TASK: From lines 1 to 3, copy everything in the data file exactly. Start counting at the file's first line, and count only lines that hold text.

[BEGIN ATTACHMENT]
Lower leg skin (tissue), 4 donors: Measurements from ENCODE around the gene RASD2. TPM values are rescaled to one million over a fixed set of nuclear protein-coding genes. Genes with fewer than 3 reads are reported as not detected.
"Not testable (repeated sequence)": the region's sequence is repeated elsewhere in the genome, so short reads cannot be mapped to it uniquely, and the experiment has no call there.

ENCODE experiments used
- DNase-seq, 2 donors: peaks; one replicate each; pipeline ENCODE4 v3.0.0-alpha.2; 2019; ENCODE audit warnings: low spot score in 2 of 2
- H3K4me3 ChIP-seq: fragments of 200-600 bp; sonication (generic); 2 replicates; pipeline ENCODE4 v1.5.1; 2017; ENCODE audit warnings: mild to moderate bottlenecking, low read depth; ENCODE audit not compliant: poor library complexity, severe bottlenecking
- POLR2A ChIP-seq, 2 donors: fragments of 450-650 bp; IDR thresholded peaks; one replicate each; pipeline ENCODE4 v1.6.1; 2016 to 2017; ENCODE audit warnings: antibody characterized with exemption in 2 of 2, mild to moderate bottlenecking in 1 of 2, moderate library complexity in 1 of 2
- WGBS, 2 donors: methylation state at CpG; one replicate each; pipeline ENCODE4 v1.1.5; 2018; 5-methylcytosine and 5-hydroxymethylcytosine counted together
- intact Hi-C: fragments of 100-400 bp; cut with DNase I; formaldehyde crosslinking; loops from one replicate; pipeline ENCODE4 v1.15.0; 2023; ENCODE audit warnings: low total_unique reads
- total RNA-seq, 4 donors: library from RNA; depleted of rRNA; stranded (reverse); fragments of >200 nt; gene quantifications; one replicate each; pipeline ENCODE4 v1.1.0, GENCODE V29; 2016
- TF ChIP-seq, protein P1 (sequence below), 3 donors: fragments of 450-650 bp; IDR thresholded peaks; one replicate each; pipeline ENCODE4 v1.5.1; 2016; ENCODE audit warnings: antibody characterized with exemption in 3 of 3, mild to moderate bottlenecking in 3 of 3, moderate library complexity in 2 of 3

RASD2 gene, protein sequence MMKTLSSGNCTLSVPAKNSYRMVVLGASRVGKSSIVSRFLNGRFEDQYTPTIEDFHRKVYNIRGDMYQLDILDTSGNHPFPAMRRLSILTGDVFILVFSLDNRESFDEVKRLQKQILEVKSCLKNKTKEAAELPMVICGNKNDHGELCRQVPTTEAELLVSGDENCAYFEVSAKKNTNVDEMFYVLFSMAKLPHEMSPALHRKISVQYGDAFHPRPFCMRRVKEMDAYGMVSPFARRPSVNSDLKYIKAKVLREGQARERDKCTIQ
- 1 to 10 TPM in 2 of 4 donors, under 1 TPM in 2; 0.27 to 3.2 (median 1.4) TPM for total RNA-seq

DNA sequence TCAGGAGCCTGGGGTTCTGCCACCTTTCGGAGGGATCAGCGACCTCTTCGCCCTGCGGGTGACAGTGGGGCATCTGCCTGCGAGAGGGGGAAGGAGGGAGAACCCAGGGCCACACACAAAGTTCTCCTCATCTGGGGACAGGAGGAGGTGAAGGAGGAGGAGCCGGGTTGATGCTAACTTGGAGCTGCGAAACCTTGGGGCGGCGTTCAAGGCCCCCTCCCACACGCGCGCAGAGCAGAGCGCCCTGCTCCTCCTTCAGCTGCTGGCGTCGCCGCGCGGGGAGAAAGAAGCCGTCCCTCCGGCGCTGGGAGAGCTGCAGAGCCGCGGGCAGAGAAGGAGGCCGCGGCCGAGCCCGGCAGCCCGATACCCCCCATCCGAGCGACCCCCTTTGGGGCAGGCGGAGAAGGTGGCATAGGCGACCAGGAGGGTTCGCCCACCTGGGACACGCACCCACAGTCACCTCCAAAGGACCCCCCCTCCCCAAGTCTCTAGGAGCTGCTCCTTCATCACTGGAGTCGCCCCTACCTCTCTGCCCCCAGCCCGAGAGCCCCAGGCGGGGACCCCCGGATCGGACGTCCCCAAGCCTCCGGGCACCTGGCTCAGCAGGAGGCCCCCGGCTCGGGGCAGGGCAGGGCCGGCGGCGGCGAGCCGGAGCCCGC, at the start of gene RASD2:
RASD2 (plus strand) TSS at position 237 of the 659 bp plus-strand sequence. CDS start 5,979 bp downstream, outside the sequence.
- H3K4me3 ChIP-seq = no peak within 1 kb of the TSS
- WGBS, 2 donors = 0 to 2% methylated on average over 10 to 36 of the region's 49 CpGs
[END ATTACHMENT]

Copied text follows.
Lower leg skin (tissue), 4 donors: Measurements from ENCODE around the gene RASD2. TPM values are rescaled to one million over a fixed set of nuclear protein-coding genes. Genes with fewer than 3 reads are reported as not detected.
"Not testable (repeated sequence)": the region's sequence is repeated elsewhere in the genome, so short reads cannot be mapped to it uniquely, and the experiment has no call there.

ENCODE experiments used